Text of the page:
Let’s take a look at another example. Picture yourself working at the taxation office in the department where you’re responsible for paying out tax returns to the hardworking citizens of the country. The core application used to perform the calculations and do the heavy lifting is integrated with an external API and they’re using webhooks to communicate with each other. The taxation office is a little smarter than the bank so what they’ve asked the external API team to append a shared secret to the URL. So rather than looking like this

 https://mykindofsecuretaxoffice.com/return

it looks like this

 https://mykindofsecuretaxoffice.com/return?secret=a^dajsd!cm

The purpose of having this shared secret is now the taxation office’s application can verify and know that the URL from which it receives data MUST have the shared secret appended to it or else it’s not authentic. That’s great but does it secure your application? Debatable. Since the shared secret will remain the same each time data is exchanged, this means that if anyone manages to intercept the payload (MITM attack), they’ll get their hands on the shared secret which means they can start sending fake payloads to your system. You can imagine the amount of damage that can be done to the taxation office if such a scenario were to ever occur.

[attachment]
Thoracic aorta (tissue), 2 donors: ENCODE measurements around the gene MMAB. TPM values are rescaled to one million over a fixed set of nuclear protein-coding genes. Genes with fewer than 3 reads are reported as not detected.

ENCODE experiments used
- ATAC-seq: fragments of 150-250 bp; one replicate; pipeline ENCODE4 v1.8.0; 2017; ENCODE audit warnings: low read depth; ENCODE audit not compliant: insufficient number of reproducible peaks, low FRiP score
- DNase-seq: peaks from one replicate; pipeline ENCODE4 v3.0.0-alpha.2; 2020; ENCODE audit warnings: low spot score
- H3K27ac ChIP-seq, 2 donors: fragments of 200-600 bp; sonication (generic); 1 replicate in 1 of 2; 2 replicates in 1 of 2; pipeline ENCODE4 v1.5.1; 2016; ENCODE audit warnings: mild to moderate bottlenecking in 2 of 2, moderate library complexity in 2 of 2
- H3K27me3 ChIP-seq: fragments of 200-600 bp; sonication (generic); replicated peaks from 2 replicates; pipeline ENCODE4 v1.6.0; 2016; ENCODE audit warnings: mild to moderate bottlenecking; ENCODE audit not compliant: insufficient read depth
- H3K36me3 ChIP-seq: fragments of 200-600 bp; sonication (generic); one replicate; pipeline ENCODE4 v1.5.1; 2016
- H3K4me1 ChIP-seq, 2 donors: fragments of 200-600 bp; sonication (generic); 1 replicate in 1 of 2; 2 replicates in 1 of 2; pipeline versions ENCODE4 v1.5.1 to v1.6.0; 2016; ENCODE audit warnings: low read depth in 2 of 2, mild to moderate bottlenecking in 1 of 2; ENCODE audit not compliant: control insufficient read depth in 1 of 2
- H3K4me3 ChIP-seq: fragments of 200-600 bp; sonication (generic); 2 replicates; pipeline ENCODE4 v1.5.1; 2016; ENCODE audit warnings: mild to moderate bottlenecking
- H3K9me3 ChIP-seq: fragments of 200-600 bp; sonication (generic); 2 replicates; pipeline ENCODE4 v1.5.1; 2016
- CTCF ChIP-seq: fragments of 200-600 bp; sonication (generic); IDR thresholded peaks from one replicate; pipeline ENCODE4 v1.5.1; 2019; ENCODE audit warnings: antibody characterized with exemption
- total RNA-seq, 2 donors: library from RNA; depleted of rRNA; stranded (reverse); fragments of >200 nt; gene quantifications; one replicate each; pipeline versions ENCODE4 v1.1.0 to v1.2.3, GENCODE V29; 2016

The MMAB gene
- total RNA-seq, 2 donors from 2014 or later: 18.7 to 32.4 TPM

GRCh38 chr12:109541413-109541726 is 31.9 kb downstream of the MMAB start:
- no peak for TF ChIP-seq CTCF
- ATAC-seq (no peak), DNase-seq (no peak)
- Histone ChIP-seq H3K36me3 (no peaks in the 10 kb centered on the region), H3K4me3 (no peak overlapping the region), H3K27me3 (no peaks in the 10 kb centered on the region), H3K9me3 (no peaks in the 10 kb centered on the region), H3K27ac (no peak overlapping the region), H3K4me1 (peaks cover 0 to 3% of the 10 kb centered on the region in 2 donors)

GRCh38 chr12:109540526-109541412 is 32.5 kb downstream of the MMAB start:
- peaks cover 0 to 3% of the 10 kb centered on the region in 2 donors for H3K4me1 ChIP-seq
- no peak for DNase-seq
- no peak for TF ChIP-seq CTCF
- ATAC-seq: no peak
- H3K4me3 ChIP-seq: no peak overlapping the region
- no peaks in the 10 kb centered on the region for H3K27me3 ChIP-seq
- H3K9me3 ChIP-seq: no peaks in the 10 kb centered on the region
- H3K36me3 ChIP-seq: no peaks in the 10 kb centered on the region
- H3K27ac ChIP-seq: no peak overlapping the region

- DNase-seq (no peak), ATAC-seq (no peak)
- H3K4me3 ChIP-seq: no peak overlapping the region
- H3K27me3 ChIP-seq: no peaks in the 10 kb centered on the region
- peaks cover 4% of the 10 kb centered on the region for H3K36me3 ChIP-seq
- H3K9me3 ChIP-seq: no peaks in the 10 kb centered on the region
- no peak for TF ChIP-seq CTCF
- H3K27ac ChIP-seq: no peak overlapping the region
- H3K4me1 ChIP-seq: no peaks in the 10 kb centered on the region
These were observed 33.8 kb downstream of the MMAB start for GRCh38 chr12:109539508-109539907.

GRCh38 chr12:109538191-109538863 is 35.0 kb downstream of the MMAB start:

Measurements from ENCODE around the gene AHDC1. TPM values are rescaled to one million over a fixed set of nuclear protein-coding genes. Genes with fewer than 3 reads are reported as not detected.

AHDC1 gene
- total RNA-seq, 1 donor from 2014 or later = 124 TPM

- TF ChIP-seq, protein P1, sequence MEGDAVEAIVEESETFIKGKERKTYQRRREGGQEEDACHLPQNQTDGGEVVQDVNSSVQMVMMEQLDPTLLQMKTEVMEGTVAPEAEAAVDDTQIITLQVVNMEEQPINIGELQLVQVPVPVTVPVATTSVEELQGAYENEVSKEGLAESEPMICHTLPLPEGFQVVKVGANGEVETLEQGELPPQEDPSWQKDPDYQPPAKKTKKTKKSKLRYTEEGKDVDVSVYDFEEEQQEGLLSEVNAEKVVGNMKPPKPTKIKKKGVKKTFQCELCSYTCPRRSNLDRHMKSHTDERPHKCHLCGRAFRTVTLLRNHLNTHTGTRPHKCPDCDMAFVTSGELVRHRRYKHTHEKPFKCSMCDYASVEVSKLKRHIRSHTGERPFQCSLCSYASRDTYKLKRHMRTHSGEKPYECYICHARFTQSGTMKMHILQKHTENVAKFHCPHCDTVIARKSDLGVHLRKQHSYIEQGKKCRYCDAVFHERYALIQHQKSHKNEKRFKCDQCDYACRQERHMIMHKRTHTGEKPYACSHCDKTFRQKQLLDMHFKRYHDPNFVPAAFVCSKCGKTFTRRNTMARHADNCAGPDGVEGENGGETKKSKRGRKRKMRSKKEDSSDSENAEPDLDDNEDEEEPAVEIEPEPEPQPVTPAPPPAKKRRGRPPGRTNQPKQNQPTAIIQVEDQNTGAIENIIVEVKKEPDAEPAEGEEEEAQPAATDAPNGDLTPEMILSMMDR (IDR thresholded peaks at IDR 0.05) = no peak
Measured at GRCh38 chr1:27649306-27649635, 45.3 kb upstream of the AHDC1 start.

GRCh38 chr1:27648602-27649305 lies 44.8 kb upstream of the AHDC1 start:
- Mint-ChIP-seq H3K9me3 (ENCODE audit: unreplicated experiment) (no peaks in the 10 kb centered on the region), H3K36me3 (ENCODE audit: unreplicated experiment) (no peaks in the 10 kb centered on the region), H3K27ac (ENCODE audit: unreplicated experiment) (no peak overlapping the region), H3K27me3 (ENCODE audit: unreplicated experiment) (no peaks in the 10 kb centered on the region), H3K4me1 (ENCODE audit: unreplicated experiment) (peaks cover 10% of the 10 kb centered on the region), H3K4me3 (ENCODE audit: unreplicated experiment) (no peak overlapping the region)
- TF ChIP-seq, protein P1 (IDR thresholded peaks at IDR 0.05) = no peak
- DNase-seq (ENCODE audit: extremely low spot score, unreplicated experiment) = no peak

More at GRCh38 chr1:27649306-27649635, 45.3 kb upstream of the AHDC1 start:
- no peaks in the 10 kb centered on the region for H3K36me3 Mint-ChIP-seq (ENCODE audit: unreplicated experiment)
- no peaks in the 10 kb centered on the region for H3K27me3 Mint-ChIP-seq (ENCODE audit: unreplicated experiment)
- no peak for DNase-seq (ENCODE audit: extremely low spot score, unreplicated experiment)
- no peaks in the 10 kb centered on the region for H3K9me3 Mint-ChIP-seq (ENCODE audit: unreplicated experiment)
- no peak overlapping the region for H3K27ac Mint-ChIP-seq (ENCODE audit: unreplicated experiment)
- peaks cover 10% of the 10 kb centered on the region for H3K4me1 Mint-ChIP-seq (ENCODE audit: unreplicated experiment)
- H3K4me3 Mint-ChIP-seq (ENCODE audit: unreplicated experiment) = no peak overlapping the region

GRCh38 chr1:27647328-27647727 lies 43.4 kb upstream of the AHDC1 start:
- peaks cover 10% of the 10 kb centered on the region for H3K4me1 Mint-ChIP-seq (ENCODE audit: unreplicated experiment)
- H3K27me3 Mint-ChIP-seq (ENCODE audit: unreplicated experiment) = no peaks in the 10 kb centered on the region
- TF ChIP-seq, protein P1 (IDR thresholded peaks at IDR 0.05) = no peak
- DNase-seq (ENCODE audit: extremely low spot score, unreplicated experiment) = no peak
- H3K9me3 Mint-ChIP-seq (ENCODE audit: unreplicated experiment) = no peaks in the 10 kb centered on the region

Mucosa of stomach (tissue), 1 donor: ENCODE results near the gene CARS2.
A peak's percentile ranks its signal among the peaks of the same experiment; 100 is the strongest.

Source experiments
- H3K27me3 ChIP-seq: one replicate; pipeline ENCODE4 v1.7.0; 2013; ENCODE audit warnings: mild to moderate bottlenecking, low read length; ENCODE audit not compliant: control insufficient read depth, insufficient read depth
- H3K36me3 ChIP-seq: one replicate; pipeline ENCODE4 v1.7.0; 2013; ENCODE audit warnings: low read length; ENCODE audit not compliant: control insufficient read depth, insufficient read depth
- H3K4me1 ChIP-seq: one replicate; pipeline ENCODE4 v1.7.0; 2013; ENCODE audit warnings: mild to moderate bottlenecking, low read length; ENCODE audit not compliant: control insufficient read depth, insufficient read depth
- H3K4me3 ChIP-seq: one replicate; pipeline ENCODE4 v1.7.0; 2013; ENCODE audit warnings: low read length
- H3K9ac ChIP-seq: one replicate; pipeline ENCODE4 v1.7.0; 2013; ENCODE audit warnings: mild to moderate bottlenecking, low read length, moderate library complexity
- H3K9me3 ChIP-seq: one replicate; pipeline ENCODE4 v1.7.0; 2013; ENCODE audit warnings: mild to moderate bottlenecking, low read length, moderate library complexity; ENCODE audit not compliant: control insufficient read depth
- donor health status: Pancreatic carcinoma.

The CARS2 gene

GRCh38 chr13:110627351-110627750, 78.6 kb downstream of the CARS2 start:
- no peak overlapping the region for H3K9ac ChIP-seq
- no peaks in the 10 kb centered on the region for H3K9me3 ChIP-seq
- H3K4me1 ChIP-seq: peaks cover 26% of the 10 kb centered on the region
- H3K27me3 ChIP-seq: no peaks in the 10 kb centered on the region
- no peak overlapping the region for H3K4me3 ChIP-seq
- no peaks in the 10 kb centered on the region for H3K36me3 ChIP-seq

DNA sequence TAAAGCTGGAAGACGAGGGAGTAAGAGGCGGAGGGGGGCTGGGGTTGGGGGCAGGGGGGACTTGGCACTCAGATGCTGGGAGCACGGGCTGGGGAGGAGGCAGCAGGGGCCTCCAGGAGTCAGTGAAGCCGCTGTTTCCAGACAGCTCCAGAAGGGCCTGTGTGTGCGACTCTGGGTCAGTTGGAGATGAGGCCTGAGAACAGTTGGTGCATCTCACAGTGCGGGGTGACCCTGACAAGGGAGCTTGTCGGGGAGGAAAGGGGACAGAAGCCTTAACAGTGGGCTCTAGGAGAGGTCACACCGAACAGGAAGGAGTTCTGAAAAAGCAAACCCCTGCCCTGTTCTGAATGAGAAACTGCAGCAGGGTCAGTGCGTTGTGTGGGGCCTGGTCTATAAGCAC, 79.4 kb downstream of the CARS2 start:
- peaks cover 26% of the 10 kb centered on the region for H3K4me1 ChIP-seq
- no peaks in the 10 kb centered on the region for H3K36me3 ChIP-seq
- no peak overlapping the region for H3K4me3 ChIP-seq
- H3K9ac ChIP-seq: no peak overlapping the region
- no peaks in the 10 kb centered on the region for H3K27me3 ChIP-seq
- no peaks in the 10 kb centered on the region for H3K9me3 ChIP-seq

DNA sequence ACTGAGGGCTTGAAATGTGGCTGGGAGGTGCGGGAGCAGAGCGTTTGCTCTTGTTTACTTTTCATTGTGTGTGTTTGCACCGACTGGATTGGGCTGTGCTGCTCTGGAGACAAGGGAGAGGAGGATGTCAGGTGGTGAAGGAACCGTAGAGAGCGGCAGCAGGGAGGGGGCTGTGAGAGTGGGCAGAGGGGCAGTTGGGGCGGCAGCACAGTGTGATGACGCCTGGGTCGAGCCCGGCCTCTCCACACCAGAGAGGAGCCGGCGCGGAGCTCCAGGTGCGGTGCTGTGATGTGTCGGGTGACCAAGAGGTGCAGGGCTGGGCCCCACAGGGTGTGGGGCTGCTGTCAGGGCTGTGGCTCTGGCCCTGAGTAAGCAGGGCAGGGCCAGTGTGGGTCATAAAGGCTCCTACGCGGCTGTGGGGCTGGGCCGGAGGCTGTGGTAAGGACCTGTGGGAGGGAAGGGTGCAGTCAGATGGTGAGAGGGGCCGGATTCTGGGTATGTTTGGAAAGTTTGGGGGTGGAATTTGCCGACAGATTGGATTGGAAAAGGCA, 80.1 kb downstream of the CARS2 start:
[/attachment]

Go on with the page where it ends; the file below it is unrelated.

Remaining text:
Life with Enterprise Webhooks